Editor's note: Cowabunga Bay has postponed its opening date until summer 2014.
That’s the sound this total splash maniac makes at water parks. Which of the two slated to open this summer are worth getting lathered over? Here’s a wet ’n’ wacky head-to-head
- Pre-construction site
- Attractions overview
- Desert Racers in progress
- Hoover Half Pipe and Royal Flush Extreme
- Rattler and Constrictor
- Splash Island under construction
- Splash Island
- Wave Pool
- Zip Zap Zoom under construction
- Zip Zap Zoom
That dude, over there? The one with the scalp stubble and Twilight vampire-pale skin? Wearing out-of-season swim shorts that actually fit him? Crawling out of an inner tube that just crash-landed into a chlorinated pool filled with that most precious natural resource of which we desert rats are purportedly depleting ourselves?
That will totally be me this summer, when not one, but two water parks open in the valley: Wet ’N’ Wild, the first-ever source of fun in Summerlin, and Cowabunga Bay, Henderson’s newest babysitter.
Now I don’t just visit water parks, I conquer them like a bloodthirsty Spartan charging the Persian army — in other words, half-naked, oiled up, sandaled and yelling in the face of near-death. I shame heroin junkies in my fiending for spills and thrills. And those screams of ecstasy you hear from my dropping, slipping, careening body? That’s me letting Sir Isaac Newton have his way with me.
I may be twice as old as the lifeguard who will inevitably rescue me from man-made rip curls, but that won’t stop this insatiable thrillseeker from braving 115-degree temperatures and unforgiving teenagers to play real-life Chutes and Ladders at our two new wet spots. Here are all the rides and features I’m breathlessly looking forward to.
Wet ’N’ Wild
Hoover Half-Pipe: For every skateboarder who has lusted after the wall of the Hoover Dam: After coasting casually in your inner tube through a tunnel, this parabola of pleasure will drop you 57 feet, where you’ll then race back up a nearly vertical wall, experience a couple seconds of esophagus-flooding airtime, and freefall back to earth. Whatever righteous dude gave Tony Hawk the engineering degree has my eternal thanks.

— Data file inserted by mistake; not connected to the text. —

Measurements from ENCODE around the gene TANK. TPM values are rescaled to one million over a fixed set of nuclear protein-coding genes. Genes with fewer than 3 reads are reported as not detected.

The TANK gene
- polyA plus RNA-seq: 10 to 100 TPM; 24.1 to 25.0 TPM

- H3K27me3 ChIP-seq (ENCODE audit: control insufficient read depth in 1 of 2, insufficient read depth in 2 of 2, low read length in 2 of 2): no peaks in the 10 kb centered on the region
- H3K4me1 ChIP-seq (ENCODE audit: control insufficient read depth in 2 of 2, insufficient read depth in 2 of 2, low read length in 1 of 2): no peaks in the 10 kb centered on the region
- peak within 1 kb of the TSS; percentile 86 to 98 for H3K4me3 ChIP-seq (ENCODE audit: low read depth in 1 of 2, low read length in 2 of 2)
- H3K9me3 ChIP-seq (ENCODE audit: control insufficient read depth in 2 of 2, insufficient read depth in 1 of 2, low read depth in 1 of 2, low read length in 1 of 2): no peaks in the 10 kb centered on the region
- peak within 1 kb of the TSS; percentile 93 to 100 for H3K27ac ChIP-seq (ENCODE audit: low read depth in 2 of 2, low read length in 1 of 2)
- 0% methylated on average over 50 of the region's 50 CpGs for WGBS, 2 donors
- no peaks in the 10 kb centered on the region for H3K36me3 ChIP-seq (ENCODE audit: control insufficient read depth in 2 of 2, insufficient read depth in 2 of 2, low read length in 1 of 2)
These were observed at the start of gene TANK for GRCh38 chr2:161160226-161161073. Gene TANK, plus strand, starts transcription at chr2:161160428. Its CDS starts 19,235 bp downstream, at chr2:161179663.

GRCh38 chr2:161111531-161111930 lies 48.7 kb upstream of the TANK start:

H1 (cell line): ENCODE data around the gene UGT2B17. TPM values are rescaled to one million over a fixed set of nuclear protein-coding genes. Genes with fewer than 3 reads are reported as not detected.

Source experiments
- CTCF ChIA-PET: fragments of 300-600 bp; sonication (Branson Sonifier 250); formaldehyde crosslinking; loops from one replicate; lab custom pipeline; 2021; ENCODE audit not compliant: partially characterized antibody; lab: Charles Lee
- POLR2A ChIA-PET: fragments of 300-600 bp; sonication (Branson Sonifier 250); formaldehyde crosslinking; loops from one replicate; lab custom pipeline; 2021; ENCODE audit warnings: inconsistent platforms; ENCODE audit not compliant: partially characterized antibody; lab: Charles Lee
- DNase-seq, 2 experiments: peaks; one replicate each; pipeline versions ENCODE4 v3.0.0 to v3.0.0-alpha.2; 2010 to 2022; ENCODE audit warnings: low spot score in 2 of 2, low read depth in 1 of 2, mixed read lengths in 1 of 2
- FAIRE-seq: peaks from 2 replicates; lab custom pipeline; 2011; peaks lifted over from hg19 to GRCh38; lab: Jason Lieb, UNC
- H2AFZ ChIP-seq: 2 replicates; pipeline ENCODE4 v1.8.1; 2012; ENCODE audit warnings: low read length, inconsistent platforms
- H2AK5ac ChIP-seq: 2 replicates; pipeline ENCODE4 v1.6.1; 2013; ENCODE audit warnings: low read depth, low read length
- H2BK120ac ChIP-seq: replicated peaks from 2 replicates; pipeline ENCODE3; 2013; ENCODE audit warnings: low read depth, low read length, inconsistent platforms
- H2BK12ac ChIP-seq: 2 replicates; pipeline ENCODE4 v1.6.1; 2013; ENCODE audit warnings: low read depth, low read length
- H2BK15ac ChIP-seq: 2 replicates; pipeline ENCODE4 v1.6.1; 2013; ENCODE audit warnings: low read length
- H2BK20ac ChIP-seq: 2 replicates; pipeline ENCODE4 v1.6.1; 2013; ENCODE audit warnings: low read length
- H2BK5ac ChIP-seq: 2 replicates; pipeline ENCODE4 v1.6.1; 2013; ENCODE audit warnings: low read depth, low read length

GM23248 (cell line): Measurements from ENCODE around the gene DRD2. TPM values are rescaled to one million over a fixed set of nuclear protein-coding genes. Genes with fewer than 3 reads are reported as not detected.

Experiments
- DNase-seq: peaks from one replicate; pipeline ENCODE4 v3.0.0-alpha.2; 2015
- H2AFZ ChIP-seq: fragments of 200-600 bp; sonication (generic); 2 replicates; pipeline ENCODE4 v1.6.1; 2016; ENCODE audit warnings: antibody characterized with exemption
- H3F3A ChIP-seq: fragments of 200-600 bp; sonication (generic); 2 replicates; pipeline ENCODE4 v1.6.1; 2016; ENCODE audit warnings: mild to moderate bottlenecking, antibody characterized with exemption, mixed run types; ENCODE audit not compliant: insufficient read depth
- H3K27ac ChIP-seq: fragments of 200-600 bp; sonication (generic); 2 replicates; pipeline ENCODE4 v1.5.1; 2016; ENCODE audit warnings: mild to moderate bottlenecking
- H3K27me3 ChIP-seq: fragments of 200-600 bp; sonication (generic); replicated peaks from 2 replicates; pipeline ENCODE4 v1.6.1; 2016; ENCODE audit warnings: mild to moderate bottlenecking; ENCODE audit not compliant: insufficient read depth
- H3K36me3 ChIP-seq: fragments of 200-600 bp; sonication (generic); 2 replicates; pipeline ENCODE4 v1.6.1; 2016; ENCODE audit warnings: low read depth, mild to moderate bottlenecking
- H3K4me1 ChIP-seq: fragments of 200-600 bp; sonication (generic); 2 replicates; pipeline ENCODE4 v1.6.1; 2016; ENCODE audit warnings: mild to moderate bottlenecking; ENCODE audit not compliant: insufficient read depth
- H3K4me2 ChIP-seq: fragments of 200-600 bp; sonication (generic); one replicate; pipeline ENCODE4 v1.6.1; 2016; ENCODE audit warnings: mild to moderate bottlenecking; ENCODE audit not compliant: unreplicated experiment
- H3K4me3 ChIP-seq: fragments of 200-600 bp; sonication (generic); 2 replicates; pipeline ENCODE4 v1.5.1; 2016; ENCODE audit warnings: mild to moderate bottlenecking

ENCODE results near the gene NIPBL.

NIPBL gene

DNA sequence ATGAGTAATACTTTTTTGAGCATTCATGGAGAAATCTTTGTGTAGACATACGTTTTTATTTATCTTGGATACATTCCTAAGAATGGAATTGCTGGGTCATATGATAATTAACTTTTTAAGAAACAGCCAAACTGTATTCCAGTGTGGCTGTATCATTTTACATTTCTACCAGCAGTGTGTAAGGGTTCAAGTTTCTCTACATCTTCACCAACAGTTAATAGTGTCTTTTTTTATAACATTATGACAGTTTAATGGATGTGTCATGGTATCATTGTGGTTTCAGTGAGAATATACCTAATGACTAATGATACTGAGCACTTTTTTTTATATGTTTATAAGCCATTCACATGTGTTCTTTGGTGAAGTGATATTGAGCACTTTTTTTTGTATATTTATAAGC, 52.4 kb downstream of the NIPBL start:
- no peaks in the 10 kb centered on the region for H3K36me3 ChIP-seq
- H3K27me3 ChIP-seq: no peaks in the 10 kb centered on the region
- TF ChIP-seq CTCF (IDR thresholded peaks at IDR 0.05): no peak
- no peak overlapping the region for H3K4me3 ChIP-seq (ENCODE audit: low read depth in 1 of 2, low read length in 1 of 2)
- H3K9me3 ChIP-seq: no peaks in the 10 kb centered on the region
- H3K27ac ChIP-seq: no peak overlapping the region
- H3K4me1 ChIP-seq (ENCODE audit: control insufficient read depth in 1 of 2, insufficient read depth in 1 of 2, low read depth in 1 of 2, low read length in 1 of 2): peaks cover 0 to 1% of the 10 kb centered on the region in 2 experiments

The Rattler: Touted as the first of its kind in North America, this 360-foot open slide will shake the endorphins out of you and your raftmates with its two mega-tunnels, where you’ll swing up and down their walls and oscillate like a fickle politician. Don’t read the name and confuse it with that mystery medicine bottle you shook up, swigged from and passed around at college parties — though it’ll feel just as awesome.
Desert Racers: I can’t wait for the chance to race five suburban fatties down this three-hump, 20-feet-per-second, aquafied version of the traditional carnival slide, sledding face-first to the finish line, where I, victor, will raise my body mat above my freshly hurtled body — and subsequently shake my kidneys out of my ribcage.
Royal Flush Extreme: There’s no other way to put it: This centrifugal marvel squeezes you out like last night’s enchilada into a giant bowl, your flailing body spinning under the rim until you’re flushed out. I’m all for reliving my swirlie days from middle school — as long as it’s physics administering them.
The Constrictor: Another supposedly record-breaking slide — the “tightest banking turns,” it says, but the exact same serpentine slide has been open at the sister park in Phoenix since 2011 — that won’t stop until gravity crushes you and your innards into human paella. You’ll churn through obscenely banked corkscrews at around 18 miles an hour, effectively surpassing the average Summerlin speed limit.